Mickey Marcus

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David Daniel Marcus
MickeyMarcus.jpg
Nickname(s)"Mickey"
Born(1901-02-22)February 22, 1901
Manhattan, New York
DiedJune 10, 1948(1948-06-10) (aged 47)
Abu Ghosh, Israel
Buried atWest Point Cemetery
West Point, New York
Allegiance United States of America
 Israel
Service/branch United States Army
Hagana
Israel Israel Defense Forces
Years of service1924–1948
RankColonel (USA)
Aluf (IDF)
Battles/wars

World War II

1948 Arab-Israeli War

 
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David Daniel Marcus
MickeyMarcus.jpg
Nickname(s)"Mickey"
Born(1901-02-22)February 22, 1901
Manhattan, New York
DiedJune 10, 1948(1948-06-10) (aged 47)
Abu Ghosh, Israel
Buried atWest Point Cemetery
West Point, New York
Allegiance United States of America
 Israel
Service/branch United States Army
Hagana
Israel Israel Defense Forces
Years of service1924–1948
RankColonel (USA)
Aluf (IDF)
Battles/wars

World War II

1948 Arab-Israeli War

David Daniel "Mickey" Marcus (22 February 1901 – 10 June 1948) was a United States Army colonel who assisted Israel during the 1948 Arab-Israeli War, and who became Israel's first modern general[1] (Hebrew: Aluf). He was killed by friendly fire, when he was mistaken for an enemy infiltrator while returning to Israeli positions at night.

Marcus is the best known Israeli Machal soldier. He was portrayed in the 1966 Hollywood movie Cast a Giant Shadow that starred Kirk Douglas as Marcus.[2]

Early life[edit]

Marcus's parents, Mordechai Marcus and Leah (née Goldstein), came from Iași, Romania. Born on Hester Street on Manhattan's Lower East Side, Marcus was bright and athletic. He attended Boys' High School, in Brooklyn, and was then accepted at West Point in 1920 and graduated with the class of 1924. After completing his active duty requirement, he attended Brooklyn Law School. He spent most of the 1930s as an Assistant United States Attorney in New York, prosecuting gangsters such as Lucky Luciano. New York City Mayor Fiorello La Guardia named Marcus Commissioner of the New York City Department of Correction for the City of New York in 1940.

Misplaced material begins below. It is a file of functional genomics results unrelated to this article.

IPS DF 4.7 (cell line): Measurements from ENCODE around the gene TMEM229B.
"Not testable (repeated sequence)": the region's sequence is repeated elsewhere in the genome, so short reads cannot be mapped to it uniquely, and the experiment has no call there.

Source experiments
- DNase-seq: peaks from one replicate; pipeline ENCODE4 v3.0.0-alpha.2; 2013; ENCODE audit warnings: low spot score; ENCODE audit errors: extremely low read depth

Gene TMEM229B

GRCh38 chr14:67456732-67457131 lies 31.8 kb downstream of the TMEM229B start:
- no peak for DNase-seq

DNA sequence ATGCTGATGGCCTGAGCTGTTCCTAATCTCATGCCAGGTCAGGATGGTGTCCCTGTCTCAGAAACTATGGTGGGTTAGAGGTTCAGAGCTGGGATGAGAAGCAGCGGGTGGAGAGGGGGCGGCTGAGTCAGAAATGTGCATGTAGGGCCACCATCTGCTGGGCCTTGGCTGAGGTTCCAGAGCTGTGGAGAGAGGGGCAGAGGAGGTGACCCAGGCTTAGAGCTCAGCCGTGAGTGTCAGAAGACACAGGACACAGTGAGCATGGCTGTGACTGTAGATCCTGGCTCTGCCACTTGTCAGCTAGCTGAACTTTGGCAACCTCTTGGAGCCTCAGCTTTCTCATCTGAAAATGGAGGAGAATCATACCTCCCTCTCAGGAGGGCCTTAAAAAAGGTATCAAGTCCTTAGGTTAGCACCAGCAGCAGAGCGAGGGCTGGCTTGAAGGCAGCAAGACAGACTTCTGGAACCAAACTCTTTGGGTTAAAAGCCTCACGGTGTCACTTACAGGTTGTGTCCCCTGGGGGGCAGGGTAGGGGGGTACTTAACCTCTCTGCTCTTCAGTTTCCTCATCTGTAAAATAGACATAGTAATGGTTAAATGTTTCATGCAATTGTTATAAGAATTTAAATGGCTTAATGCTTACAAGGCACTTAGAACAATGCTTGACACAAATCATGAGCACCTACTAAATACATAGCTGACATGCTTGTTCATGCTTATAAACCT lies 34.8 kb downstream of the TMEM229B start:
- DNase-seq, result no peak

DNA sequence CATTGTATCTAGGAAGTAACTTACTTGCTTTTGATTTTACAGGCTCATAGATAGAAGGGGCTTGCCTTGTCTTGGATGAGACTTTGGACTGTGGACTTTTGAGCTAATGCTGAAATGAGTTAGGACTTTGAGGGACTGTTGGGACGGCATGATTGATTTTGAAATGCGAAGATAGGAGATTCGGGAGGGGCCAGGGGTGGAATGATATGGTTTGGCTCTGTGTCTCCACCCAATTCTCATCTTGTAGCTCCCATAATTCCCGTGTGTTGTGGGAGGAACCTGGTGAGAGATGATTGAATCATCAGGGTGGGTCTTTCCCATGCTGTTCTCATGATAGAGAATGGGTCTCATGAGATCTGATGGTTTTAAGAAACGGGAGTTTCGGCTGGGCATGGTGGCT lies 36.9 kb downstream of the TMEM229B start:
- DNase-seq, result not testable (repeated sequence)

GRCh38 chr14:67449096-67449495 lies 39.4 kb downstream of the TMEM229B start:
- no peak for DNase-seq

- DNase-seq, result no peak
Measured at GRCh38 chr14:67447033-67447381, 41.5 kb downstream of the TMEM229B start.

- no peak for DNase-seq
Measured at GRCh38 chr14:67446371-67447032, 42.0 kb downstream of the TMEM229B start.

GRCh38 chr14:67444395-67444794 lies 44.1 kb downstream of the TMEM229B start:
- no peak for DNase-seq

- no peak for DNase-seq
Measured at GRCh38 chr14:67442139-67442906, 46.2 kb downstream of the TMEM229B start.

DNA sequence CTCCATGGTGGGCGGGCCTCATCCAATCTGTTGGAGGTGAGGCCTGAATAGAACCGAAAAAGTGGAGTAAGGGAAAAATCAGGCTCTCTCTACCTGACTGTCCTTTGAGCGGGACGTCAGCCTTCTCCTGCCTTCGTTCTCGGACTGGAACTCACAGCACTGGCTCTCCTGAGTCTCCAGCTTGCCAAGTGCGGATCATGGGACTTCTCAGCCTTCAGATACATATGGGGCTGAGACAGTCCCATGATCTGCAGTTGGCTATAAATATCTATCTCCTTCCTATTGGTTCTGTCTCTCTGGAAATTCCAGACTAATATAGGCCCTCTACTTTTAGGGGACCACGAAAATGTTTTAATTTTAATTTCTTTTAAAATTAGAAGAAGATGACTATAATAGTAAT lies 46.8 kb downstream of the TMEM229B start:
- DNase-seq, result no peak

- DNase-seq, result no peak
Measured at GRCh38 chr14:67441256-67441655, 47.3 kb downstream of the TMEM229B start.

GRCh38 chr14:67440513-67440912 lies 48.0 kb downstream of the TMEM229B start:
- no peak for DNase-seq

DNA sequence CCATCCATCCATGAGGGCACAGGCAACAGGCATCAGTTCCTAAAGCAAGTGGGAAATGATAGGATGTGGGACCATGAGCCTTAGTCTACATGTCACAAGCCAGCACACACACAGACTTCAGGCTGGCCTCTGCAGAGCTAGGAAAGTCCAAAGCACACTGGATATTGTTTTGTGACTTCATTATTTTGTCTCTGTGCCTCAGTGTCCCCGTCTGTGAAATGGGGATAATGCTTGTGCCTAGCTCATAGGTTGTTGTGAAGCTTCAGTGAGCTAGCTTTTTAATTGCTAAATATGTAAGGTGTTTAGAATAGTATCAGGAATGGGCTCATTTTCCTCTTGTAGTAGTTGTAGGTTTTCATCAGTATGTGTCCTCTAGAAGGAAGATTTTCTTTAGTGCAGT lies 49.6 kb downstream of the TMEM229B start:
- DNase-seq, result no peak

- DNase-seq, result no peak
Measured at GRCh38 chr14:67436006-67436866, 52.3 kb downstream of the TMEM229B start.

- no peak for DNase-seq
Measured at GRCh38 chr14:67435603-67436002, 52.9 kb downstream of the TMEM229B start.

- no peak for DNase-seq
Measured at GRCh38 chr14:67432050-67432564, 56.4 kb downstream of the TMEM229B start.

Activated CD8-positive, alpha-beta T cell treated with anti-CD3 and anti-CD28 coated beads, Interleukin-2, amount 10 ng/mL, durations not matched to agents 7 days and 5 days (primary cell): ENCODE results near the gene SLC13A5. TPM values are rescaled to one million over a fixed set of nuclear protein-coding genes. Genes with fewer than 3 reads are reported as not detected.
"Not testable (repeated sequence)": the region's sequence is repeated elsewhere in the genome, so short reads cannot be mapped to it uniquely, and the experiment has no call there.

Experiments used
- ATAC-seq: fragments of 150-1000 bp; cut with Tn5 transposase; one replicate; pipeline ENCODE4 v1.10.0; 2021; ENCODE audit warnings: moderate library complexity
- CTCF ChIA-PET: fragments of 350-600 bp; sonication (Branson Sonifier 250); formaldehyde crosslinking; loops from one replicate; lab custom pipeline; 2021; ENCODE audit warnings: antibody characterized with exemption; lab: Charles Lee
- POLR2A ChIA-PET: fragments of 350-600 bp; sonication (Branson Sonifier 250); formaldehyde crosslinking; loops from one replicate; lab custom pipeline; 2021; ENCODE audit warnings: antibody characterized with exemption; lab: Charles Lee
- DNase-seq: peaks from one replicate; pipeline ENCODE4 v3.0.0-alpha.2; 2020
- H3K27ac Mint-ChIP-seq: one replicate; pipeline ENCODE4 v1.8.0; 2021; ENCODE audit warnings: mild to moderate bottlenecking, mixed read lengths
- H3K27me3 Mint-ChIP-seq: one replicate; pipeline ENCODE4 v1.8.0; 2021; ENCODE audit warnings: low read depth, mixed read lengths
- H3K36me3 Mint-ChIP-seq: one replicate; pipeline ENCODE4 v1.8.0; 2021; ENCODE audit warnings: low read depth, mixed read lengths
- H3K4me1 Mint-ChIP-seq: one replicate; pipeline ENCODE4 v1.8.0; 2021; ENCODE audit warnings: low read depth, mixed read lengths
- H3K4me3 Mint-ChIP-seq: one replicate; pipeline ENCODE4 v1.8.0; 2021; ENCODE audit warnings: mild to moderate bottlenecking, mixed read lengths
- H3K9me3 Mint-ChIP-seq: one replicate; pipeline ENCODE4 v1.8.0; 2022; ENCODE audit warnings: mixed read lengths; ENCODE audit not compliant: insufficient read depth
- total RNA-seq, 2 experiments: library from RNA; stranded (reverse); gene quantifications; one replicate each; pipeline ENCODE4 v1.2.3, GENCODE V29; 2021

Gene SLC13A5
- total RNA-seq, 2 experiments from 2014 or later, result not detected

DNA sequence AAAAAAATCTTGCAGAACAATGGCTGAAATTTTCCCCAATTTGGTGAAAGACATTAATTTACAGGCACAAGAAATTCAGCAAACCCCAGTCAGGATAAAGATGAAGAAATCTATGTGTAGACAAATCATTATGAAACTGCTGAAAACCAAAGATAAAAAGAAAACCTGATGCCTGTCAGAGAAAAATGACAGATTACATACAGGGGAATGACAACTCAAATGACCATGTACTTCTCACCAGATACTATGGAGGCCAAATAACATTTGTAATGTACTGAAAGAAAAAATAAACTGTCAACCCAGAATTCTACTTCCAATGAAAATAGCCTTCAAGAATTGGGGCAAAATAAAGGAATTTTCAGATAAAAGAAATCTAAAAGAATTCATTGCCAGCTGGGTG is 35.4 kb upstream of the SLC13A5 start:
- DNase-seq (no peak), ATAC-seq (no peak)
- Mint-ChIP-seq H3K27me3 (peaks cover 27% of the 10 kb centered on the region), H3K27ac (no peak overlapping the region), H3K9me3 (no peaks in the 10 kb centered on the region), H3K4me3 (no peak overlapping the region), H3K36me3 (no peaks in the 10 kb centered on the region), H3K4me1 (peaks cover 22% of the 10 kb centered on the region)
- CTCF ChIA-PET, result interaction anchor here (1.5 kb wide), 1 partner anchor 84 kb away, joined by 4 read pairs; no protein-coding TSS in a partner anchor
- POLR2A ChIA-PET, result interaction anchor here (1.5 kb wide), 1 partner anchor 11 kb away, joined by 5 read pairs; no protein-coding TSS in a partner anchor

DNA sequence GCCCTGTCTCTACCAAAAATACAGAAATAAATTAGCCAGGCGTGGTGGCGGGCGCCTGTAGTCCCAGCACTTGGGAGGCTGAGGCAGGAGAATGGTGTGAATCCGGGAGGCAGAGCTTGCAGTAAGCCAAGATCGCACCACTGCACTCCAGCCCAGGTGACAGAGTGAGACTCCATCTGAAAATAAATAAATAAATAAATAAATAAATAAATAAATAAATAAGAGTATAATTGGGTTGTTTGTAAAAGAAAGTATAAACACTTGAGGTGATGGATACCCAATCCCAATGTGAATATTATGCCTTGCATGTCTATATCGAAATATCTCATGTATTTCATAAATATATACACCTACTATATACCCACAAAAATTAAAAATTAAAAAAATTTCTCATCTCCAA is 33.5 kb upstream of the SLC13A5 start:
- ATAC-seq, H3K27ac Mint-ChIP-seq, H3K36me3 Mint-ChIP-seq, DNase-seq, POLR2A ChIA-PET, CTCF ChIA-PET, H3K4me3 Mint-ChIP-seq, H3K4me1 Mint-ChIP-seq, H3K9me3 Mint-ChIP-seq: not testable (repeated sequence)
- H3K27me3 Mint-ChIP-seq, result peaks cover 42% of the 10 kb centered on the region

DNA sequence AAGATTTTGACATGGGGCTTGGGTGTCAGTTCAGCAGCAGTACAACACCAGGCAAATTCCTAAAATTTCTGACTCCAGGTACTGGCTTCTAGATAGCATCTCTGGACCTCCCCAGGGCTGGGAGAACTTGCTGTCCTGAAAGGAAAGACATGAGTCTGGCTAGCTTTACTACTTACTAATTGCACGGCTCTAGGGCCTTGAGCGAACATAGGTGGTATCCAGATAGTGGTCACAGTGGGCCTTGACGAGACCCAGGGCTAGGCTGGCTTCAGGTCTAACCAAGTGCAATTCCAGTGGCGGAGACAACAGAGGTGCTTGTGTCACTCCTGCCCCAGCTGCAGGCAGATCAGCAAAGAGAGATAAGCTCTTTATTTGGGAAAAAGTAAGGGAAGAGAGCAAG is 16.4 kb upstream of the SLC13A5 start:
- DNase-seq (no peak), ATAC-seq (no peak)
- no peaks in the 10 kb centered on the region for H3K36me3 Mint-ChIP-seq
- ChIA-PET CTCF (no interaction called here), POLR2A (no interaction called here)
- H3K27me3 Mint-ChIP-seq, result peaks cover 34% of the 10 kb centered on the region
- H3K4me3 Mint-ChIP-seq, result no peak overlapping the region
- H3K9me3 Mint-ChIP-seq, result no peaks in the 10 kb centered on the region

World War II[edit]

After leaving active duty, Marcus continued his army service as a member of the Judge Advocate General's Corps in the Organized Reserve Corps. After the Japanese attack on Pearl Harbor, he was recalled to active duty. He served initially as executive officer to the military governor of Hawaii. He was assigned ultimately to Civil Affairs in Washington whose mission was to plan for the establishment of occupation governments after Axis-occupied territories were liberated. Despite having no paratrooper training, Marcus volunteered for the D-Day invasion and parachuted into Normandy.[3]

Marcus helped draw up the surrender terms for Italy and Germany and became part of the occupation government in Berlin after 1945. During that time, Marcus was placed in charge of planning how to sustain the starving millions in areas liberated by the Allies, and clearing out the Nazi concentration camps.

He was subsequently named chief of the War Crimes Division, planning legal and security procedures for the Nuremberg trials.

Israeli military career[edit]

US Col. Mickey Marcus in 1948, the first modern Israeli general (Aluf).